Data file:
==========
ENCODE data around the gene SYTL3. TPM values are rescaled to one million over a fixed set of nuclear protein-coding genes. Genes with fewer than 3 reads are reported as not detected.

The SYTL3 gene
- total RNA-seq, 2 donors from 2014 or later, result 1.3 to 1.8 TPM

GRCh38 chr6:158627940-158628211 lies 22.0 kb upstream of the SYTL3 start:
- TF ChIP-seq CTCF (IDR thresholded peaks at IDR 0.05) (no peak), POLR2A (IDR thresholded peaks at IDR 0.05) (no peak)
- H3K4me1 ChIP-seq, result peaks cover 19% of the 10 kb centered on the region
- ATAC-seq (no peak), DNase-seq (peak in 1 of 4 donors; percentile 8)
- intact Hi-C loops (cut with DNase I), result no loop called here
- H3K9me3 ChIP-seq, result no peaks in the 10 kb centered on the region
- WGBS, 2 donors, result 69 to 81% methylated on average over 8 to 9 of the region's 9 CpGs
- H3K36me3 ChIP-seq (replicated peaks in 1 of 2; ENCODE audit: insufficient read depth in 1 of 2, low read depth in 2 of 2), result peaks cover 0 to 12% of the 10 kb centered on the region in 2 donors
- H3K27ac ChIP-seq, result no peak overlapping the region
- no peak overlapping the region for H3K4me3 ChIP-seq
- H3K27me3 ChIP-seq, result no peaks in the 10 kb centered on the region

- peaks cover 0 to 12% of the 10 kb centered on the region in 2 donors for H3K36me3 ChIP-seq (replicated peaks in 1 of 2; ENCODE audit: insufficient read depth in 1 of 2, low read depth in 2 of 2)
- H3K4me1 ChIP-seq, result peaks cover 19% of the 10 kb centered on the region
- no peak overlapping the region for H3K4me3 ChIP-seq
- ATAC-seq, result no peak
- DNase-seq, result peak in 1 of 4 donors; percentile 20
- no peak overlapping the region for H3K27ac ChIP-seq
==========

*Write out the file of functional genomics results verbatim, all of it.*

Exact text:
ENCODE data around the gene SYTL3. TPM values are rescaled to one million over a fixed set of nuclear protein-coding genes. Genes with fewer than 3 reads are reported as not detected.

The SYTL3 gene
- total RNA-seq, 2 donors from 2014 or later, result 1.3 to 1.8 TPM

GRCh38 chr6:158627940-158628211 lies 22.0 kb upstream of the SYTL3 start:
- TF ChIP-seq CTCF (IDR thresholded peaks at IDR 0.05) (no peak), POLR2A (IDR thresholded peaks at IDR 0.05) (no peak)
- H3K4me1 ChIP-seq, result peaks cover 19% of the 10 kb centered on the region
- ATAC-seq (no peak), DNase-seq (peak in 1 of 4 donors; percentile 8)
- intact Hi-C loops (cut with DNase I), result no loop called here
- H3K9me3 ChIP-seq, result no peaks in the 10 kb centered on the region
- WGBS, 2 donors, result 69 to 81% methylated on average over 8 to 9 of the region's 9 CpGs
- H3K36me3 ChIP-seq (replicated peaks in 1 of 2; ENCODE audit: insufficient read depth in 1 of 2, low read depth in 2 of 2), result peaks cover 0 to 12% of the 10 kb centered on the region in 2 donors
- H3K27ac ChIP-seq, result no peak overlapping the region
- no peak overlapping the region for H3K4me3 ChIP-seq
- H3K27me3 ChIP-seq, result no peaks in the 10 kb centered on the region

- peaks cover 0 to 12% of the 10 kb centered on the region in 2 donors for H3K36me3 ChIP-seq (replicated peaks in 1 of 2; ENCODE audit: insufficient read depth in 1 of 2, low read depth in 2 of 2)
- H3K4me1 ChIP-seq, result peaks cover 19% of the 10 kb centered on the region
- no peak overlapping the region for H3K4me3 ChIP-seq
- ATAC-seq, result no peak
- DNase-seq, result peak in 1 of 4 donors; percentile 20
- no peak overlapping the region for H3K27ac ChIP-seq